According to a report from Medpage Today, human papillomavirus (HPV) vaccination rates among teens have increased significantly over the past five years. The report, which cites data from the Centers for Disease Control and Prevention (CDC), states that the percentage of teens who received at least one dose of the HPV vaccine increased from 60.4 percent to 65.5 percent from 2016 to 2017 (a 7.7 percent increase), and that “HPV vaccination coverage [has] increased an average of 5.1 percentage points annually since 2013.”
While this is an improvement, HPV vaccination rates among teens still remain relatively low. For example, according to the report, the teen vaccination rate against meningitis was 85.1 percent in 2017, and the vaccination rate for tetanus, diphtheria and pertussis (using the Tdap vaccine) was 88.7 percent.
The CDC Recommends HPV Vaccination at Age 11 or 12
The CDC recommends administration of the HPV vaccine at age 11 or 12 with two doses of the vaccine administered at least six months apart. Teens can receive the HPV vaccine if they were not fully immunized prior to age 13. As summarized by the CDC:
“Human papillomavirus is a common virus. HPV is most common in people in their teens and early 20s. About 14 million people, including teens, become infected with HPV each year. HPV infection can cause cervical, vaginal, and vulvar cancers in women and penile cancer in men. HPV can also cause anal cancer, oropharyngeal cancer (back of the throat), and genital warts in both men and women.”
Gardasil 9 is the current FDA-approved HPV vaccine. It is administered by intramuscular (IM) injection in the deltoid muscle below the shoulder.
Health Risks Associated with HPV Vaccination
Like all FDA-approved vaccines, the HPV vaccine is considered relatively safe for the majority of the population, and the CDC states that the risks of side effects and vaccine-related injuries are outweighed by the benefits of vaccination in most cases. Common symptoms include headache, pain and redness at the injection site, muscle and joint pain, fever, vomiting, abdominal symptoms, and fatigue, while some vaccine recipients may experience more-severe effects such as fainting and allergic reactions.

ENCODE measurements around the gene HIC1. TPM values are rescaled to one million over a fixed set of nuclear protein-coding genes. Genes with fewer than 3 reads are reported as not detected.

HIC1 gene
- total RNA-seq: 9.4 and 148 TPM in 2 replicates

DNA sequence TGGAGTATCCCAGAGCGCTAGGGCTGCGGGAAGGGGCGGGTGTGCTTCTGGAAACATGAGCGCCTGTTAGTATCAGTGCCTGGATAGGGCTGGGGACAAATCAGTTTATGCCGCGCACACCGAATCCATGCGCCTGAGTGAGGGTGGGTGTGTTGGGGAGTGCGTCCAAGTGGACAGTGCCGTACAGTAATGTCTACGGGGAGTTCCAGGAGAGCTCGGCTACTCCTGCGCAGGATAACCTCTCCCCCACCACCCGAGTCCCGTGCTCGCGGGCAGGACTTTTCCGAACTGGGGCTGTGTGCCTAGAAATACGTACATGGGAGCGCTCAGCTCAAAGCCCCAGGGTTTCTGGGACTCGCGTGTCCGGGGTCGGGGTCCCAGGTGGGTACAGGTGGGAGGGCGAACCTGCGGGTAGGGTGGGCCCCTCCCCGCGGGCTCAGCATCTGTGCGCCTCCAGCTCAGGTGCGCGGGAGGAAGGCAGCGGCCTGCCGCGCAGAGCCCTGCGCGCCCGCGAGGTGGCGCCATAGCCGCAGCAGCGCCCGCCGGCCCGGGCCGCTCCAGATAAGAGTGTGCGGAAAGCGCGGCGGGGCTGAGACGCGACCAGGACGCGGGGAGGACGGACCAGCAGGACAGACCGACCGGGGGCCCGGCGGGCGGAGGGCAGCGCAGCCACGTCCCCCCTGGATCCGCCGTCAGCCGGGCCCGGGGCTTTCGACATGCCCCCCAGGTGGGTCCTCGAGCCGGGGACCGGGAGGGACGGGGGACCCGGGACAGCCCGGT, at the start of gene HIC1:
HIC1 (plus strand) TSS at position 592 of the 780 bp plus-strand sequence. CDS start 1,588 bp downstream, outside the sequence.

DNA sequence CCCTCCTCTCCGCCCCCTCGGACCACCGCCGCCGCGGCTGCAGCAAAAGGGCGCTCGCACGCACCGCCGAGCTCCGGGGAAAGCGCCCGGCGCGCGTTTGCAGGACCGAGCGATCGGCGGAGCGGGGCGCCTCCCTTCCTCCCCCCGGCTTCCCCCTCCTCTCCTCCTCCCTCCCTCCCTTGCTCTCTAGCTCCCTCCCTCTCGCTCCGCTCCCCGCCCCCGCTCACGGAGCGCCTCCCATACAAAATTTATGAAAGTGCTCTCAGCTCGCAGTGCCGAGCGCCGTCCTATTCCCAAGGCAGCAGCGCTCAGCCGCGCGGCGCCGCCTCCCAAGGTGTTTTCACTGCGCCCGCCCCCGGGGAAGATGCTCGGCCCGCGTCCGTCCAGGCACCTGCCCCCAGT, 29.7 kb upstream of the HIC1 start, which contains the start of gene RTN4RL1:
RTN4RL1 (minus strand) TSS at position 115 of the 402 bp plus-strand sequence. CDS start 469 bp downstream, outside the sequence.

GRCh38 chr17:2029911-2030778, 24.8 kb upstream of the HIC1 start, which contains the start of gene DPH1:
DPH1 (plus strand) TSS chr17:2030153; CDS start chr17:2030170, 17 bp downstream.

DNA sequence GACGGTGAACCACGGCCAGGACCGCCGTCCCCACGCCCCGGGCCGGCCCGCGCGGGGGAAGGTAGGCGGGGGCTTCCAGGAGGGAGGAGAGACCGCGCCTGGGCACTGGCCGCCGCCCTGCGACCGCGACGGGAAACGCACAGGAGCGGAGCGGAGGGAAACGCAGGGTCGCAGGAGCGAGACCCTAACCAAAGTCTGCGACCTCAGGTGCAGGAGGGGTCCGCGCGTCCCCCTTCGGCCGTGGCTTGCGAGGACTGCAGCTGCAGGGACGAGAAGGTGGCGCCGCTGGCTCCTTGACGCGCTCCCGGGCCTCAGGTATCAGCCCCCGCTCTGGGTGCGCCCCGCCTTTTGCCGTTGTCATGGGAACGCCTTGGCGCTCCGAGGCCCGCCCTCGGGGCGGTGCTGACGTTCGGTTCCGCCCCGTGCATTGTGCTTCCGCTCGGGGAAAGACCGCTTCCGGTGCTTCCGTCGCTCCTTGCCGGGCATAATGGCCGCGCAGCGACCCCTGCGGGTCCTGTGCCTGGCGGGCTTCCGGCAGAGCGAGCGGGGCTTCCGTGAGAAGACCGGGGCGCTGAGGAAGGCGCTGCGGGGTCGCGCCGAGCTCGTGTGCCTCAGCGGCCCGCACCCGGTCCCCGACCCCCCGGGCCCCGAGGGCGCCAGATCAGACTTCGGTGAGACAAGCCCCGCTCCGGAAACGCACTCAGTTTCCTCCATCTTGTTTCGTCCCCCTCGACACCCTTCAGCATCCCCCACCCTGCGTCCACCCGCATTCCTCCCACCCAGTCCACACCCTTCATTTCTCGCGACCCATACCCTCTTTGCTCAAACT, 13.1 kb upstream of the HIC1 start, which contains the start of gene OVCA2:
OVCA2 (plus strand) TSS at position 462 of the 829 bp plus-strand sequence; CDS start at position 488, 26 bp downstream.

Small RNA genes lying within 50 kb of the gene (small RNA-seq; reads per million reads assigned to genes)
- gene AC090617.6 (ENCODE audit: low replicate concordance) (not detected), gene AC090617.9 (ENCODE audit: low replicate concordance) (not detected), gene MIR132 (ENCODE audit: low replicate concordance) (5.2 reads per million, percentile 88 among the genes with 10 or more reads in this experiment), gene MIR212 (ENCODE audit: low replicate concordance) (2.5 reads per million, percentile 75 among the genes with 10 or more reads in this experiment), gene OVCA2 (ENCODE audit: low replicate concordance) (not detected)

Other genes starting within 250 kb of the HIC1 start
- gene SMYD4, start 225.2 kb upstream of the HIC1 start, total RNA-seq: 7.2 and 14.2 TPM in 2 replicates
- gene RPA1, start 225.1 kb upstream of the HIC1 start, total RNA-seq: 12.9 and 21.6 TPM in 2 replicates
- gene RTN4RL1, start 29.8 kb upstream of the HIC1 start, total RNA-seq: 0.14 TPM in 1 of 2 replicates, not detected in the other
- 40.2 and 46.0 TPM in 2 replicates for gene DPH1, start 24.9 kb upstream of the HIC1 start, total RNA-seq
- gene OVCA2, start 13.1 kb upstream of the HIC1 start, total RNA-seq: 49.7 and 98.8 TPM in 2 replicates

Another risk associated with the HPV vaccine – and all IM vaccines – is the risk of a shoulder injury related to vaccine administration (SIRVA). These are injuries that result from errors during a vaccine injection, such as using a wrong-size needle or inserting the needle too high on the shoulder or too low on the arm. Types of SIRVA include adhesive capsulitis (frozen shoulder), brachial neuritis, shoulder bursitis and tendonitis, and symptoms range from short-term pain and stiffness to chronic pain and loss of mobility.
Has your child experienced shoulder pain following an HPV vaccination? Learn about your family’s legal rights under the National Vaccine Injury Compensation Program (VICP).
Contact Vaccine Injury Lawyer Leah V. Durant
If you would like more information about filing a claim under the National Vaccine Injury Compensation Program (VICP) for SIRVA or another injury resulting from an HPV immunization, we encourage you to contact us for a free, no-obligation consultation. To discuss your claim with national vaccine injury lawyer Leah V. Durant, please call 202-800-1711 or request an appointment online today.
Leah Durant Bio
Experienced litigation attorney Leah Durant focuses on representing clients in complex vaccine litigation matters. Leah Durant is the owner and principal attorney of the Law Offices of Leah V. Durant, PLLC, a litigation firm based in Washington, DC. Leah Durant and her staff represent clients and their families who suffer from vaccine-related injuries, adverse vaccine reactions and vaccine-related deaths. The Law Offices of Leah V. Durant, PLLC is dedicated to assisting individuals in recovering the highest level of compensation as quickly and efficiently as possible. To learn more, contact vaccine attorney Leah Durant today.
Categories: Human Papilloma Virus
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